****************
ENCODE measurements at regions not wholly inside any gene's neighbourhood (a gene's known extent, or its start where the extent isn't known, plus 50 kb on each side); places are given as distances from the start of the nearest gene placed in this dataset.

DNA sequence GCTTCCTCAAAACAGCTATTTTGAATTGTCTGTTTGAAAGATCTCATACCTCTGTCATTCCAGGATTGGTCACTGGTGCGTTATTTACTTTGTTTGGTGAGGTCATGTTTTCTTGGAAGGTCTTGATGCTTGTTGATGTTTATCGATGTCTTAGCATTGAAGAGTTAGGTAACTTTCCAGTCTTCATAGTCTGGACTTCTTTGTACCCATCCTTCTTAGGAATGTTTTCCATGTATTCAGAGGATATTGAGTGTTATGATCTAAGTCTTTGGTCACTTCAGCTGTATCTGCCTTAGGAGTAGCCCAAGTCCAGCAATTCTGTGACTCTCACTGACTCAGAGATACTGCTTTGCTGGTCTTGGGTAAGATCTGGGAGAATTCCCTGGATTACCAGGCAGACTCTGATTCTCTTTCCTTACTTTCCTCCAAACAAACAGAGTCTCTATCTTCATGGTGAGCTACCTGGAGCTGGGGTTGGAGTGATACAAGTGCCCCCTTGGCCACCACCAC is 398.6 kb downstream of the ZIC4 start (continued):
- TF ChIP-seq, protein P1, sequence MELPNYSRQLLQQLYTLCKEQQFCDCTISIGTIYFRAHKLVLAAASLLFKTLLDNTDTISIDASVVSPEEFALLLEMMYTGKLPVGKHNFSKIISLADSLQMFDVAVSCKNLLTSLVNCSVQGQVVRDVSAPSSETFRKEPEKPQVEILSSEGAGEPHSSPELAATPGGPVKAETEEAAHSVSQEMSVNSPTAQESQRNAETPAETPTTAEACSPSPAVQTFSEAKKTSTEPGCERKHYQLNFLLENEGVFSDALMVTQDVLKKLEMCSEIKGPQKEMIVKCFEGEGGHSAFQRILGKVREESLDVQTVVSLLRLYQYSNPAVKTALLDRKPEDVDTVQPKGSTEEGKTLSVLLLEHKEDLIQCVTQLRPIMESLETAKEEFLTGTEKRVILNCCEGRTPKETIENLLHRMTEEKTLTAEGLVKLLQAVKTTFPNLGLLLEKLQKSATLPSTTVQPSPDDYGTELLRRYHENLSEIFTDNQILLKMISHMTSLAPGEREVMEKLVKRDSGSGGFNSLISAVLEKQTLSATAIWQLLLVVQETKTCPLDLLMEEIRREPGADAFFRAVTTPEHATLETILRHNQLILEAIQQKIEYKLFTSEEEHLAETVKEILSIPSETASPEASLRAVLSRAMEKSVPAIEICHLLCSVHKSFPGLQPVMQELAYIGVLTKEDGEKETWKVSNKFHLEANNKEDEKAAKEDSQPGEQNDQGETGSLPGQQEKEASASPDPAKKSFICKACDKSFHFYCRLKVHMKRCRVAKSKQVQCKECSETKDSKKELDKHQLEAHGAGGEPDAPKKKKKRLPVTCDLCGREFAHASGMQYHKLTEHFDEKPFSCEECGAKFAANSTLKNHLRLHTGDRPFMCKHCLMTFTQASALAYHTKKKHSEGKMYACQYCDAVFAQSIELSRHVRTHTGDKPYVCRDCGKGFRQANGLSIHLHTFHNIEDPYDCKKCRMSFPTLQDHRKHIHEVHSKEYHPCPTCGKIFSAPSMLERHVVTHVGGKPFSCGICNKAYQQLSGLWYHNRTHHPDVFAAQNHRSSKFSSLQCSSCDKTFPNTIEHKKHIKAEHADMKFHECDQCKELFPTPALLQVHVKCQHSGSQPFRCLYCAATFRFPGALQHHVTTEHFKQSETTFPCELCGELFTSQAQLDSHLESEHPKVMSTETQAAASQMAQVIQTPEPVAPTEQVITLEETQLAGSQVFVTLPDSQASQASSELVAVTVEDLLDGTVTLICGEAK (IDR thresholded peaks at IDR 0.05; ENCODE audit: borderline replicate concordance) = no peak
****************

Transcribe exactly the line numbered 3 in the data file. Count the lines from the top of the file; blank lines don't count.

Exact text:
- TF ChIP-seq, protein P1, sequence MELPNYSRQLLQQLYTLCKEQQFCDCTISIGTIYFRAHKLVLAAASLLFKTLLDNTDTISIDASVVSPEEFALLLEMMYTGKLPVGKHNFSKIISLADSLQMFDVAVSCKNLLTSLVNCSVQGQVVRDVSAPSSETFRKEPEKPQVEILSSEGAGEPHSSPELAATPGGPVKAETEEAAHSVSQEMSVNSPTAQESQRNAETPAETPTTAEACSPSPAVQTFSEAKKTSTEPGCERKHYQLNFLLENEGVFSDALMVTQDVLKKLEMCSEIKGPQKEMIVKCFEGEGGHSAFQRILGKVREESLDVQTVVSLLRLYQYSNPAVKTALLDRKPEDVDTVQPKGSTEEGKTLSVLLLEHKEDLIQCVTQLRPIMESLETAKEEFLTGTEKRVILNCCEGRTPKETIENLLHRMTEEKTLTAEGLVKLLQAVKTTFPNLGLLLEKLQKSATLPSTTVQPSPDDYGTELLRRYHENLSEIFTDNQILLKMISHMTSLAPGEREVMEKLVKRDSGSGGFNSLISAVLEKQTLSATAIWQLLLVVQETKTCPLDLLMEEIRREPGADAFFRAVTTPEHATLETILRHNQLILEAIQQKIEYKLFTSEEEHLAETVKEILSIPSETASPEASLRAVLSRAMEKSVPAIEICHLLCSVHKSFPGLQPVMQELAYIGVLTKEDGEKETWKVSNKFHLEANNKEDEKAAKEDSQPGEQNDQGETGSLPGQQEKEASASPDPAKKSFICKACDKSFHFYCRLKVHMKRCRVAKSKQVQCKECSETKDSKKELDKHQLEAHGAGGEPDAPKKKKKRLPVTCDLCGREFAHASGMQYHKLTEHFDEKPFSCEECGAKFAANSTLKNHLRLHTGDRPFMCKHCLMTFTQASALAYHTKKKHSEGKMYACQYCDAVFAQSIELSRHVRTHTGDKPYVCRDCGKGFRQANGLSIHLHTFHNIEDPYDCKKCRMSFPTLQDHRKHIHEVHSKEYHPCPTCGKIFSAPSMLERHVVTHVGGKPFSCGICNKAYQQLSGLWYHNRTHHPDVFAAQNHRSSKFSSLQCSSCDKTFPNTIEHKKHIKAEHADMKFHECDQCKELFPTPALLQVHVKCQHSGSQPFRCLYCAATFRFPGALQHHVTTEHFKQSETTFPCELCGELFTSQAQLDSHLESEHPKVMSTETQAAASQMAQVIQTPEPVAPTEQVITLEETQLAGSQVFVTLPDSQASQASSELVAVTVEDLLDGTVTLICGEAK (IDR thresholded peaks at IDR 0.05; ENCODE audit: borderline replicate concordance) = no peak